The dodo bird had a high sense of smell, a new study found. Findings revealed that the extinct, flightless bird might not have been as stupid as previously thought.

In fact, its skull analysis revealed it might have been quite smart. The dodo's total brain size is relative to its body was the same as pigeons, its closest living cousins. Based on other studies, pigeons are capable of being trained, which is taken as a sign of moderate intelligence.

Notably, researchers found that dodos had large and segregated olfactory bulbs. This is the brain part responsible for the sense of smell.

The same was found in another extinct relative, the Rodrigues solitaire. The authors theorized that the Rodrigues solitaire and the dodo were ground-dwellers that ate shellfish, small ground-dwelling vertebrates and fruits.

A high sense of smell is unusual for birds whose brainpower is wired to concentrate on their sense of sight. Given such, they need to rely mostly on their sense of smell to look for food, unlike birds that fly who need to focus on sight to spot food while up in the air.

The researchers also found that the dodo's semicircular canals in the inner ear had an unusual curvature. These canals house the organs responsible for balance. Further study is needed to determine the significance of the atypical curve.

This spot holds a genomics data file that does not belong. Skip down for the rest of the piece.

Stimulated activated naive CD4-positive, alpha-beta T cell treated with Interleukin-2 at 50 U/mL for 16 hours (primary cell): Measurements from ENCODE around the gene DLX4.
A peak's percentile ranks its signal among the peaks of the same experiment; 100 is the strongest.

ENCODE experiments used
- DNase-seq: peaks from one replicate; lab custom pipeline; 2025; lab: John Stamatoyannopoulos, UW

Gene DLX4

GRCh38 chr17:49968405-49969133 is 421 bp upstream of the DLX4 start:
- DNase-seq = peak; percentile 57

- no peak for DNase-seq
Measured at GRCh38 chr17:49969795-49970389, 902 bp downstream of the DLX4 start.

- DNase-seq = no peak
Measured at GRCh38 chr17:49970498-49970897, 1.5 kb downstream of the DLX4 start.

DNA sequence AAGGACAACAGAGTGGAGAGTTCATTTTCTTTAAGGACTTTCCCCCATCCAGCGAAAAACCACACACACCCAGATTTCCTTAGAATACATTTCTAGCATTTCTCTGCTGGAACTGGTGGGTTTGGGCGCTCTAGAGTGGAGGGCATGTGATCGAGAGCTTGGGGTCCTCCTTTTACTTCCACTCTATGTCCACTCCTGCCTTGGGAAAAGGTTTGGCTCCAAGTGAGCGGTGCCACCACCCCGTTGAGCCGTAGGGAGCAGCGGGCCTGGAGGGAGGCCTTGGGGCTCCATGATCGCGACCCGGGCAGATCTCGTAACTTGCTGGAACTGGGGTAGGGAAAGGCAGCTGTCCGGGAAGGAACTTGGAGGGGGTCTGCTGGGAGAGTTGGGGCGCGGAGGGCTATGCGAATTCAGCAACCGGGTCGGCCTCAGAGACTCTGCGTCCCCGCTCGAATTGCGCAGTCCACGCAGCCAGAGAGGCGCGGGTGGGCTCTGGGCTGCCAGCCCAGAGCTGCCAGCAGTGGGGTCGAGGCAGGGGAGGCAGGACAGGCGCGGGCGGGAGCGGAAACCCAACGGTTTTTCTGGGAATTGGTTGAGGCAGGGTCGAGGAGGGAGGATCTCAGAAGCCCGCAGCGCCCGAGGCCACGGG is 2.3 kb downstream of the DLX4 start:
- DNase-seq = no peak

Stony Brook University's paleontologist Eugenia Gold said the dodos didn't show a fear of humans when early settlers reached the Mauritius Island in 1500s.

"They had no natural predators on the islands before humans arrived," said Gold.

Since the dodos didn't show any fear, it was probably easy for the seamen to herd them onto the ships as food source. Gold speculated that the birds' willingness to be taken captive led to the popular thinking that dodos were dumb.

"It is rather unfair," added Gold.

The last dodo sighting was in 1662. These flightless, big birds are known to live in Indian Ocean's Mauritius Island.

The dodo is a famous symbol for stupidity in pop culture. Its perceived lack of survival skills is said to have contributed to its quick demise nearly 400 years ago.

The research was published in the journal Zoological Journal of the Linnean Society on Feb. 23.

Photo: Ed Schipul | Flickr

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